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ART WORLD : Lari Pittman: Breathing Life Into His Art

March 04, 1990|SHAUNA SNOW

FACES

One of Lari Pittman's goals with his new suite of paintings, "Beloved and Despised, It Continues Regardless," was to make the work alive . So alive, in fact, that viewers would feel the paintings were literally talking to them.

"I wanted to make the work chattier and more conversational," said Pittman, whose show is at La Cienega Boulevard's Rosamund Felsen Gallery through Saturday. "I wanted you to be forced, because of the inhabitants in (the work), to talk back at it."

Pittman called his new works, which include six 6-by-5-foot paintings, two massive 10-by-8-foot paintings and an accompanying suite of lithographs, "a litany of sorts" that scrutinize human behavior and the need for relationships. The conclusion, the 38-year-old Pittman says, is that "nothing has changed . . . desire is still a pulsating beat for people."

Of course the "desire" depicted in the works isn't always your typical romantic desire. For instance, in "This Recipe: Beloved and Despised, It Continues Regardless," the artist has placed a pair of connected audiotapes inside a man's reproductive organs. These organs are linked to a woman's large womb, which is linked with an arrow to a young, pigtailed girl. Beneath them is an ongoing traffic jam, which in addition to cars, contains mechanical items such as radios. This, the artist says, depicts the economical basis of many relationships.

In addition to his Victorian-clad figures, Pittman, who in 1983 had his first one-person shows--simultaneously--at Rosamund Felsen and Newport Harbor Art Museum, paints a wealth of symbols. They range from arrows ("a way of directing the viewer in, around and through each piece in the same way that a good sign would do") to coffins ("to show the discussion of death and mortality as not inherently being a morbid topic").

"I don't like stingy work," the CalArts-trained Pittman says with a smile. "My paintings are very active and full. But I always know when they're finished--a work is finished when it comes to a real agitated, full boil." THE SCENE

After four years of operating Merging One Gallery in Santa Monica, Diana Wong is ready to close her gallery. She has taken out an ad in ArtNews magazine offering the space--which is connected to her studio and home--for rent. "It takes up all my time when I run the gallery," said Wong, who is herself a painter and would like to concentrate more time on her own art. "But I will continue doing it until I am able to lease it out."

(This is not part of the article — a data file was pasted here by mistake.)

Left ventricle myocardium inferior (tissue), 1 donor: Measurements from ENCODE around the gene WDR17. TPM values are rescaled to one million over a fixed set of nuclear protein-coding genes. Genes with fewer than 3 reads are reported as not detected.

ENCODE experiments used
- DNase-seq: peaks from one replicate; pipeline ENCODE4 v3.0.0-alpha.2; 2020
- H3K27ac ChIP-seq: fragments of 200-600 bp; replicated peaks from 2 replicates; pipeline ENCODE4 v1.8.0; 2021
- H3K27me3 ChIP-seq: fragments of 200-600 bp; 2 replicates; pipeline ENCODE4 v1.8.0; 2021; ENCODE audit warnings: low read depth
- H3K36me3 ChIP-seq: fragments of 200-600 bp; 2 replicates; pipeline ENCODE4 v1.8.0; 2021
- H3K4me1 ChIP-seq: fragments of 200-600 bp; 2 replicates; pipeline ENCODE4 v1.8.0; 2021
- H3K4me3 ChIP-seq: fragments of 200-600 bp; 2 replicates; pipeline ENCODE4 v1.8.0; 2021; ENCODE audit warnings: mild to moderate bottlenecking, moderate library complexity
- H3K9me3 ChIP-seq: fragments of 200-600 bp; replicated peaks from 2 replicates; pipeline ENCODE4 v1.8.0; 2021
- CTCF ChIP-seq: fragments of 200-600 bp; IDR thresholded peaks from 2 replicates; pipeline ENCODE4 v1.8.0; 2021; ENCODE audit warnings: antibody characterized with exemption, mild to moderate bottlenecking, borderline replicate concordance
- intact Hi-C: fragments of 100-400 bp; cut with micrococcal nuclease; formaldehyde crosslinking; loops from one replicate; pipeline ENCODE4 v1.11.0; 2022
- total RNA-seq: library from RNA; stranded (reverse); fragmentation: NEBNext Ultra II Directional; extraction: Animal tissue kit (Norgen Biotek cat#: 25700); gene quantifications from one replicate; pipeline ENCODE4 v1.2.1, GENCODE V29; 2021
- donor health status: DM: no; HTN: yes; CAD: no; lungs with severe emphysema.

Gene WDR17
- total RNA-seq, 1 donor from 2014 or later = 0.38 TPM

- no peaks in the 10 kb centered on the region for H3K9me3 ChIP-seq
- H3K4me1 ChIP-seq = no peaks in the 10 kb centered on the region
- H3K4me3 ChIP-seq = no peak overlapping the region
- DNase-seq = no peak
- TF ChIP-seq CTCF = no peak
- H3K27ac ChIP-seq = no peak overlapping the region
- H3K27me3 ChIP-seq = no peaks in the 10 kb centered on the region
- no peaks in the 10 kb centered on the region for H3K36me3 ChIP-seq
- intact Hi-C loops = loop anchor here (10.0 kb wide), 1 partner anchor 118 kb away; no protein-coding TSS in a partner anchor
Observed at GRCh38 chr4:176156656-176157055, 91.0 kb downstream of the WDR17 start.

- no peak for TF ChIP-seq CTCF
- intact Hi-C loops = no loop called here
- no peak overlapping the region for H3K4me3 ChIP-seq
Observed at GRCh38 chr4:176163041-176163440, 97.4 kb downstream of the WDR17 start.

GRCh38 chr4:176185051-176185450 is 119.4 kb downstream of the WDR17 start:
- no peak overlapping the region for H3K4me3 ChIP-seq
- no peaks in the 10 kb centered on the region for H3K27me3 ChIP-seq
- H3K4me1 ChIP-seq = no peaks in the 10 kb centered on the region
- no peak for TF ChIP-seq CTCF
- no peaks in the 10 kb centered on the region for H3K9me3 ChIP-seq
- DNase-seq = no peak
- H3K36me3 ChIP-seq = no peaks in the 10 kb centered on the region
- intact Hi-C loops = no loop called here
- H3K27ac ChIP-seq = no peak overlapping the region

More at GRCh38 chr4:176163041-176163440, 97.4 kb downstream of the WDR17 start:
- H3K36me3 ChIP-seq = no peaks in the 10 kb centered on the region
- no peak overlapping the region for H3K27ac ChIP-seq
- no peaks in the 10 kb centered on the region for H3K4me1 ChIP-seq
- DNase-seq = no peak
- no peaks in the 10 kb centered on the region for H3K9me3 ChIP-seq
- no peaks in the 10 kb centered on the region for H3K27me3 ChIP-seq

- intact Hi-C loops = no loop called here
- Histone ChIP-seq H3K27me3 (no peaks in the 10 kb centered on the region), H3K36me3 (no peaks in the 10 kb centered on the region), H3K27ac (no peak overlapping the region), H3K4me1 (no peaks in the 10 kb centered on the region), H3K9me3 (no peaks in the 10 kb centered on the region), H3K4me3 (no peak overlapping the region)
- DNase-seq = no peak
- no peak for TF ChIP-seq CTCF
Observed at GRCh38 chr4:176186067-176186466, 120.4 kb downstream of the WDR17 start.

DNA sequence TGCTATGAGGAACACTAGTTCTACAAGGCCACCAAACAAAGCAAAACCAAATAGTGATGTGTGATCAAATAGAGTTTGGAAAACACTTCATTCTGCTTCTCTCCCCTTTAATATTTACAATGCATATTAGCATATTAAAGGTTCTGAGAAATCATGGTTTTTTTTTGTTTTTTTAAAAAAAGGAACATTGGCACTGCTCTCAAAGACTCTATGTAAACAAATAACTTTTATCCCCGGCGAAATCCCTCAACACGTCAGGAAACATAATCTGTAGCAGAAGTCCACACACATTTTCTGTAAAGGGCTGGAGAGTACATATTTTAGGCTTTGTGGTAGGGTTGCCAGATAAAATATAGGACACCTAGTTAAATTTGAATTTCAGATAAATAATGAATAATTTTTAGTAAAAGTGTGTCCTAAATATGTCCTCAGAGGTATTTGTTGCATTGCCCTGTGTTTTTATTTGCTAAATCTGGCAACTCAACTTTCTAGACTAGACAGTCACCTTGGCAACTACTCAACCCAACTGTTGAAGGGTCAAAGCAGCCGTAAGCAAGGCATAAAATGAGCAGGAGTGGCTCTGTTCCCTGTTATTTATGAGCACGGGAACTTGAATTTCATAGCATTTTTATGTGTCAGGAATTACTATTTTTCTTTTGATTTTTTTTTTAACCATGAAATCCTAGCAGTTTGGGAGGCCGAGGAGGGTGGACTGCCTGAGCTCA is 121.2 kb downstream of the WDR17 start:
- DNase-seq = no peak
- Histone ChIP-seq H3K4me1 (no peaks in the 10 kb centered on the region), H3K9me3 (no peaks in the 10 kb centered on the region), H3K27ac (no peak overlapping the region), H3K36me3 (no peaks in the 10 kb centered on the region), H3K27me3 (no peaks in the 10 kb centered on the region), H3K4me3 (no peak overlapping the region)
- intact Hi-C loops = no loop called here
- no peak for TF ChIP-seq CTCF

Michael Kohn Gallery is the latest of those that have moved to Santa Monica. The gallery, now at 920 Colorado Ave., is hosting its inaugural opening on Saturday with an exhibition of new work by New York-based painter Joan Nelson. Already moved into Michael Kohn's old space at 313 N. Robertson Blvd. is the new gallery Martin Lawrence Modern. Martin Lawrence's current show of original works on paper from the '60s, '70s and '80s by artist Tom Wesselmann runs through mid-March.

A show at the Zero One Gallery on Melrose Avenue may literally knock your socks off. Entitled "Inaugural Gooseflesh," the exhibition attempts to channel Salvador Dali's spirit in a seance overseen by a professional trance-channeler. Produced by members of the Actors' Gang and Strike Theater, the "exhibition," at 8 p.m. Thursday and Friday nights through March 16, includes interactive installations relating to various aspects of Surrealism and Dadaism, as well as a performance based in part on playwright Andrew Dallmayer's "Hello Dali." Admission is $15. Information: (213) 466-7957. OVERHEARD:

At Sotheby's Beverly Hills preview of an auction of the Harry A. Franklin Family Collection of African art last Tuesday night, a well dressed crowd of collectors, dealers, curators and artists gathered for a last look at a revered local collection that will be sold on April 21 in New York. While a few knowing collectors quietly speculated that a renowned Cameroon sculpture known as "The Bangwa Queen" would break the $2.08 million record for African art, a young man in tweeds told a well-coiffed matron in a Chanel suit, "If you dropped a million or two at an Impressionist auction, you might get a 10th-rate Renoir. If you spent the same amount at this auction, you could have a world-famous masterpiece with an impeccable pedigree." CURRENTS:

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